To collect all the ships, Convert made a couple of stops while still in Jamaican waters - some had come round the island from the north side - but finally, about the 6th of February, 1794, they were underway, having actually left Port Royal on 28th January.
The weather was not great, the convoy was spread out over literally miles of ocean, and delays were rife. Captain Lawford of Convert was frustrated with his charges but, nonetheless, shepherded them onwards, giving them strict instructions that no one was get ahead of Convert. Yep, you guessed it; several did during the night of 7-8 February and with the help of an underestimated current running to the north, hit the reef off the East End of Grand Cayman Island. A very unforgiving bit of coral.
|East End today does not look very different than in 1794|
Of course, boats, both from the stricken ships and the island, carried the crews and passengers ashore and the ships, in the worsening weather, pounded themselves to matchwood, ultimately sinking. Part of Convert washed over the reef where the water is only about 15 ft deep (the outside of the reef drops off to 8,000 ft). Islanders were as helpful as they could be to the folks ashore and helped in salvaging what could be salvaged from the wrecks. Amazingly, only a few people - less than ten - were lost.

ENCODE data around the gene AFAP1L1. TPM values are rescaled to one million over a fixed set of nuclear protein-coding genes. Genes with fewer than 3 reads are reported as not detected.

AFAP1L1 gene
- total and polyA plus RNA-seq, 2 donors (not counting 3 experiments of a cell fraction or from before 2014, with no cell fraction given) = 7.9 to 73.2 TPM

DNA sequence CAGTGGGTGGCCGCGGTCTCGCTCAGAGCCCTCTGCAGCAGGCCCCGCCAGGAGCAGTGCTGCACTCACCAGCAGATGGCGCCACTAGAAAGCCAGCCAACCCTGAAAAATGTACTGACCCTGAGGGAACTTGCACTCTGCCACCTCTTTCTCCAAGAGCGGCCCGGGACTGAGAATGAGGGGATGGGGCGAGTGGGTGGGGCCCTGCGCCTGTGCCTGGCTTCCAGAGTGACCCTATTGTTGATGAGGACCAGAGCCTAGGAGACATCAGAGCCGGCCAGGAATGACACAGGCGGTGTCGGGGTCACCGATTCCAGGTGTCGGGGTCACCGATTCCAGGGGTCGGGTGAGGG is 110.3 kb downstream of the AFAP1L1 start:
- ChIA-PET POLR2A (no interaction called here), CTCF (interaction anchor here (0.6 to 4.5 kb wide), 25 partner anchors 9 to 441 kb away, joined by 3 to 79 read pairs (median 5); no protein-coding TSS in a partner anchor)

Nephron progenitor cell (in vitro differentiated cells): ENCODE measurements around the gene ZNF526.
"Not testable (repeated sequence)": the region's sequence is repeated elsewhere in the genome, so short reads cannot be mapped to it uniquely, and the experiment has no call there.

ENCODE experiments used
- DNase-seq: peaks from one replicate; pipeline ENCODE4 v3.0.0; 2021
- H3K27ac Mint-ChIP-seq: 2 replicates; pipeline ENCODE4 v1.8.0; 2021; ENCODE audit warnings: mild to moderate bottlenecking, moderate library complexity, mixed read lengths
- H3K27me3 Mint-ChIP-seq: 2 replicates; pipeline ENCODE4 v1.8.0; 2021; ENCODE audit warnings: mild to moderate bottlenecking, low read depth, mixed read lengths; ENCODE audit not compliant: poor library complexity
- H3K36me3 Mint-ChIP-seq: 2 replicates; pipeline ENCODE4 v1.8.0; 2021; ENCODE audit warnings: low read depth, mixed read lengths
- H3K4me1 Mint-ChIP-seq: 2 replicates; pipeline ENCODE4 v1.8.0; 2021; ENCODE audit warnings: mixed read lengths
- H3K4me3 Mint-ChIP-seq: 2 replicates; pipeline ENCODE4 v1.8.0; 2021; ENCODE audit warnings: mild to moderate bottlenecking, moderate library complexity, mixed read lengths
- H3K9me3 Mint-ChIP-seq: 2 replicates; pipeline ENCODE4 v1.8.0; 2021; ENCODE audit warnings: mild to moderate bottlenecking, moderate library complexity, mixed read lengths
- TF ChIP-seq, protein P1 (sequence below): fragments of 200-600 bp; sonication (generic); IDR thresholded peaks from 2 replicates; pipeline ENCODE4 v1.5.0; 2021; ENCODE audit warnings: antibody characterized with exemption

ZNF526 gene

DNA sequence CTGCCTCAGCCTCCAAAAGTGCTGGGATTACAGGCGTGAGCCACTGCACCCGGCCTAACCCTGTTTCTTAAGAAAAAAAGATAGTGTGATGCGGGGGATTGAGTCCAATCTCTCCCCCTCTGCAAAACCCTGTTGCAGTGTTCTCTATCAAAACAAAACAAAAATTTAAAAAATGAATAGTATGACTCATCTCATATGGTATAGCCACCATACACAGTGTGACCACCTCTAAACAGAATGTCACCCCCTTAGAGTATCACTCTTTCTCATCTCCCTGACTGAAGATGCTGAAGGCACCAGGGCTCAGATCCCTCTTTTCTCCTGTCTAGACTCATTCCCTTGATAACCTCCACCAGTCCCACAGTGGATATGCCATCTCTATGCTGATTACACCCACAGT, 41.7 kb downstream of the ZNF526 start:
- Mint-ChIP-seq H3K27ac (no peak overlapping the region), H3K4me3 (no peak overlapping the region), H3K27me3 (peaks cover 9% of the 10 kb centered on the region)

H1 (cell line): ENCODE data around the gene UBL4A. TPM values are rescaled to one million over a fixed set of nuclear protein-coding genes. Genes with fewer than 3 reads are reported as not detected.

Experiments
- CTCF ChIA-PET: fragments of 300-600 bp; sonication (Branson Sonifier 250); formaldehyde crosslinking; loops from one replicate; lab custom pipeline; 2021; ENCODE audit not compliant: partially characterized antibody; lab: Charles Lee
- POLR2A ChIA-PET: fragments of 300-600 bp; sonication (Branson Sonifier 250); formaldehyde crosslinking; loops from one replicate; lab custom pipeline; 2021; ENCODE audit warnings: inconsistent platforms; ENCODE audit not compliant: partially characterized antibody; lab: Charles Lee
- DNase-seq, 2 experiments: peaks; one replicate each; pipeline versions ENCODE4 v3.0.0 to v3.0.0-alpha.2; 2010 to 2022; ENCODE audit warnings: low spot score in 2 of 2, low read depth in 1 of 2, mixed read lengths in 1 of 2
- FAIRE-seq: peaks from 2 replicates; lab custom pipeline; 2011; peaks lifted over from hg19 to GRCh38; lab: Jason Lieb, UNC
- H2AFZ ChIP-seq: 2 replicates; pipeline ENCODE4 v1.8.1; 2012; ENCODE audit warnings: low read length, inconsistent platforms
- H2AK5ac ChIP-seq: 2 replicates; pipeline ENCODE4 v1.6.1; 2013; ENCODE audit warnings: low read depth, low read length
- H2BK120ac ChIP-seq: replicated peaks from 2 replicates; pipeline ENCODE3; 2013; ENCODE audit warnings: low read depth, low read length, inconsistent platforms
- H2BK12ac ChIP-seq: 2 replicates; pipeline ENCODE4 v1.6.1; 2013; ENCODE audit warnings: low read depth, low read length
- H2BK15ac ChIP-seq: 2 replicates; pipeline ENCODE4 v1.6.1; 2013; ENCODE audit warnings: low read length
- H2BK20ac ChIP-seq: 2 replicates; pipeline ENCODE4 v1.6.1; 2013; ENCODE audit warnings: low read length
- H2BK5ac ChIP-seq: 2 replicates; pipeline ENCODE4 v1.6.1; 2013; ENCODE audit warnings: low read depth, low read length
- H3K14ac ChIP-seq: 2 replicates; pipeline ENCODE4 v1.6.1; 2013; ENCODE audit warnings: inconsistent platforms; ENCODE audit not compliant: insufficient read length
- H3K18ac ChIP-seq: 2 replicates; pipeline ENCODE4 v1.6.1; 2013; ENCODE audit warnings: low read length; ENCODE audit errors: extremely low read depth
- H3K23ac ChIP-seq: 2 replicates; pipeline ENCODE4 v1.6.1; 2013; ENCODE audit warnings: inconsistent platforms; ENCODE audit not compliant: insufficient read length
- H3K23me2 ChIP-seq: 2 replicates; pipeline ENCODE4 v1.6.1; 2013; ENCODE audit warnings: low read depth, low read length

The lagoon has been dived by archeologists who picked up some artifacts, now displayed in the Cayman Heritage Museum in George Town locals grabbed what they could, mostly cannon for display. (That was over 100 years ago.)
The cannon shown here is marked as a
1781 because that was when Convert was built. She was French and had been captured by the British only a few months before the convoy left Jamaica for England.
Now I am sure you are all dying to learn more about this hallmark event in the history of the Cayman Islands, and I can tell you: you are in luck! There is a book out, available on Amazon in both physical form and digital form which tells the story of this tragedy in novel form.
Yep, that's it, right there to the left. And while I am being commercial, here's the link to Amazon where you can actually buy this fine piece of sea-faring literature:
OK, that's enough of the commercial.
In any case, today, 8th February, is the anniversary - the 221st anniversary - of the Wreck of the Ten Sail, as it is still called today.